The five year, $50m Battery500 consortium aims to triple energy stored in electric car batteries but will also reserve 20% of the budget for small ‘seedling’ projects from the battery community.
The consortium aims to build a battery pack with a specific energy of 500 watt-hours per kilogram, compared to the 170-200 watt-hours per kilogram in today's typical EV battery.Pacific Northwest National Laboratory (PNNL) researcher Jason Zhang (above) will co-lead the consortium's group focused on improving electrodes and electrolytes.
"Our goal is to extract every available drop of energy from battery materials while also producing a high-performance battery that is reliable, safe and less expensive," said consortium director and PNNL materials scientist Jun Liu. "Through our multi-institutional partnership, which includes some of the world's most innovative energy storage leaders, the Battery500 consortium will examine the best options to create the most powerful next-generation lithium batteries for electric cars."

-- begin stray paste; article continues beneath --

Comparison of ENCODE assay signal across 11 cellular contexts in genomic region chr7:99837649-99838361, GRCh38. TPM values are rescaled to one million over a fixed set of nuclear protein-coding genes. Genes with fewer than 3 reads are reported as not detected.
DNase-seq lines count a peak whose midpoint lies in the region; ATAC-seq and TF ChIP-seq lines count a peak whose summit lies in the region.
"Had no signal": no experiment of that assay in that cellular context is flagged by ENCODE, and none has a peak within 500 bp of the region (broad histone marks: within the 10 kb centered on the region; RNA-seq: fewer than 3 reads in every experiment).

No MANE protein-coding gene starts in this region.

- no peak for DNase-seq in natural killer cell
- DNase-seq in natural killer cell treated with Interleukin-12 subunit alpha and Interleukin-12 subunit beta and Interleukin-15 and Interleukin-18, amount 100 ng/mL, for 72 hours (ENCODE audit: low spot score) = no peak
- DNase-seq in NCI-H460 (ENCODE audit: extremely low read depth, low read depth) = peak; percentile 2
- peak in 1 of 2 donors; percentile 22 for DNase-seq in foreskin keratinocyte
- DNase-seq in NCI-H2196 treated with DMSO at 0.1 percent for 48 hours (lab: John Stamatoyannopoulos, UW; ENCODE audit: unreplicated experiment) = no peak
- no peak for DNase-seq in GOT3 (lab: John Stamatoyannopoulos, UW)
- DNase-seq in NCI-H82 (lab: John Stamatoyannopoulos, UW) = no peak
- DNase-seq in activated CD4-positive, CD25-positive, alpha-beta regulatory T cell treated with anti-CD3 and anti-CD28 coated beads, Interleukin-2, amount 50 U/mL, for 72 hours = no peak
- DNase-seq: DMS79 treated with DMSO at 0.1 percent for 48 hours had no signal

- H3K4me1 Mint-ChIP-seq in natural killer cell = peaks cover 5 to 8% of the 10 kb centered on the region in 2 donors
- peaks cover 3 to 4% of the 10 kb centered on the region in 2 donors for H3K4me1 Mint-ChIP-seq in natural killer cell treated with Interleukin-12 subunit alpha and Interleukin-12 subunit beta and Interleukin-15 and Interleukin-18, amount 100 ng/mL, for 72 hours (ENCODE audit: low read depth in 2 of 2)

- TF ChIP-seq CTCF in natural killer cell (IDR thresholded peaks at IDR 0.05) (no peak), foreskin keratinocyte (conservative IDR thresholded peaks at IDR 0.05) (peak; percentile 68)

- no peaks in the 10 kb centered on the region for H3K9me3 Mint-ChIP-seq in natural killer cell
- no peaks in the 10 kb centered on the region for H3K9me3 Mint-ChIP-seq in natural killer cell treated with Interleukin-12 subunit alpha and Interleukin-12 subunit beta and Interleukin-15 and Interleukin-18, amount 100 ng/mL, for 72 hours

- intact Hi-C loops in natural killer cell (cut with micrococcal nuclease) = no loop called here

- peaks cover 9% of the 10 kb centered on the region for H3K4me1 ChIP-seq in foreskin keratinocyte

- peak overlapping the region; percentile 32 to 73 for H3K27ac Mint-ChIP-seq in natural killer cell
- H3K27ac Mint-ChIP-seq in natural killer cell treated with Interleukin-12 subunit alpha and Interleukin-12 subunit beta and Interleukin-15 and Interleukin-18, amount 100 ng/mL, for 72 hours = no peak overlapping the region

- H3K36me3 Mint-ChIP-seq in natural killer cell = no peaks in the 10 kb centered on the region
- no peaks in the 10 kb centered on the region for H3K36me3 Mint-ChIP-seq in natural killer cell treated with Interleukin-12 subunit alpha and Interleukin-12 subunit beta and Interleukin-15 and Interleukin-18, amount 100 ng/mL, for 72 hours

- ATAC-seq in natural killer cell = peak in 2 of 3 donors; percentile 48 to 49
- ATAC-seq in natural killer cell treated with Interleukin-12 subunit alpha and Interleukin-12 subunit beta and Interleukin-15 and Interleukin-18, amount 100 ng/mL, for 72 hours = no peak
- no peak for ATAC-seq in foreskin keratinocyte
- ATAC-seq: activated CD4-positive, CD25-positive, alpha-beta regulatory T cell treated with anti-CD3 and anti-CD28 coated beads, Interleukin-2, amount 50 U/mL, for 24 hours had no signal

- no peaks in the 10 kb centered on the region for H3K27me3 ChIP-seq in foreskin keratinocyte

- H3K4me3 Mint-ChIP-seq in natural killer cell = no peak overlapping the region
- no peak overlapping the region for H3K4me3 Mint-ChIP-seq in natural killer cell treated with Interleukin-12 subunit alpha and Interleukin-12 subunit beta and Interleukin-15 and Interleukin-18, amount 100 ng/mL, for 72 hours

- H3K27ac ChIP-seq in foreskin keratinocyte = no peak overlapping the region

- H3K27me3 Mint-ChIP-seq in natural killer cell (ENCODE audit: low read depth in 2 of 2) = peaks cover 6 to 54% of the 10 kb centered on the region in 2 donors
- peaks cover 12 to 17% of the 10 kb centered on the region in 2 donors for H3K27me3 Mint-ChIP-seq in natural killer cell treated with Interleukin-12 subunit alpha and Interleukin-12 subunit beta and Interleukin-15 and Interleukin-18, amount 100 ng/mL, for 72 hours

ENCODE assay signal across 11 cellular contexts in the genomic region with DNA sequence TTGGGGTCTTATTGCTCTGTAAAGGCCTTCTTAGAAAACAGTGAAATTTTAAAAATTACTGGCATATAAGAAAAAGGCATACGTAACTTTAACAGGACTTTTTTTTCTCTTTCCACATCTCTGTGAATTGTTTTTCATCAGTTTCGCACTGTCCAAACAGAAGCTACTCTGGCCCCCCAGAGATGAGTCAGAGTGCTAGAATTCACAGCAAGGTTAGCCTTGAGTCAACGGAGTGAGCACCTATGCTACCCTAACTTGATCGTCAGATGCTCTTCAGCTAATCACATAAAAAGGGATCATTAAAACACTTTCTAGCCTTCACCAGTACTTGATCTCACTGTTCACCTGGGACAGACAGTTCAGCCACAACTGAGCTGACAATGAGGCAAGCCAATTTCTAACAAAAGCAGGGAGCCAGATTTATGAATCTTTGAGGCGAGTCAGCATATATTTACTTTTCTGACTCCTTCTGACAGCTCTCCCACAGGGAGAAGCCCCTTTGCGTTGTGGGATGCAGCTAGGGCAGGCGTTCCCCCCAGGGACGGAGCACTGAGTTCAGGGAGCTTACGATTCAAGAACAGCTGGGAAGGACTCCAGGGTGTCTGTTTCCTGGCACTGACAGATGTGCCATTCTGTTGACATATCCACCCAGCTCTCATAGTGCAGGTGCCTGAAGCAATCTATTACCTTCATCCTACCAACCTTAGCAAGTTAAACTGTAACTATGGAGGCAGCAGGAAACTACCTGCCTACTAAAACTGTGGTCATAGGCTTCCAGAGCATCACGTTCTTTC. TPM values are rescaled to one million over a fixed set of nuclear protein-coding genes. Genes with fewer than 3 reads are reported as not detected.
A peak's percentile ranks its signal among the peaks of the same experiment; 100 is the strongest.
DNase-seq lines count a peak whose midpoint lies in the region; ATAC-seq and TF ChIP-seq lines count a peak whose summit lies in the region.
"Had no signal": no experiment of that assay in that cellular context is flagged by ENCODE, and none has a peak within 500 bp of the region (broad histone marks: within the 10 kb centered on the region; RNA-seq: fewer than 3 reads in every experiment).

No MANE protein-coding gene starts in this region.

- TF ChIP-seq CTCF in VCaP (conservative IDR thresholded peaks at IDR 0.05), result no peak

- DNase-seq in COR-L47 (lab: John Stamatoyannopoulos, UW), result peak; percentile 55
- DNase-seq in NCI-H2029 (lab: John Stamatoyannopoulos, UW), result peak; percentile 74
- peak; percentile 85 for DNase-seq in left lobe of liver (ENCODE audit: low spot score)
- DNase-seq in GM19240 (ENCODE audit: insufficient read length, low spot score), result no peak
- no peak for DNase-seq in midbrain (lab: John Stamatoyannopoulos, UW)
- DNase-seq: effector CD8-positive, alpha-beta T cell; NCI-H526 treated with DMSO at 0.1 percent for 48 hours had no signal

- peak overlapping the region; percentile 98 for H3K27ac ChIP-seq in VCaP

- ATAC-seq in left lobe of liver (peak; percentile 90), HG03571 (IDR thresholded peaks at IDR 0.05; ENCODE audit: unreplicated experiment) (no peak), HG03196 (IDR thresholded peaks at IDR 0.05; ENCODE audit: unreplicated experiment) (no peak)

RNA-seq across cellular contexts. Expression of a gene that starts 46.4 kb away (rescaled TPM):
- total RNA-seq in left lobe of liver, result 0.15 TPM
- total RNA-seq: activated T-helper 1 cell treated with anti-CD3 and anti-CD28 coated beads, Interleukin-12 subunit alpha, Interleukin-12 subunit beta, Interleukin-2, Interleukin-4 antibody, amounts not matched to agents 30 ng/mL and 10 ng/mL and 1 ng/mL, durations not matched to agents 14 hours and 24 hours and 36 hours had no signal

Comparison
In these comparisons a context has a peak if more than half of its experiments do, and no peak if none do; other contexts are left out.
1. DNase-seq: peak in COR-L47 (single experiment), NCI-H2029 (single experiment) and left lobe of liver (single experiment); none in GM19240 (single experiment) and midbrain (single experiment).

Alongside PNNL, the consortium includes Stanford University, University of California, San Diego, University of Texas at Austin, the University of Washington and IBM.
Though the immediate goal is to make effective, affordable batteries for EVs, Liu expects the consortium's work could also advance stationary grid energy storage.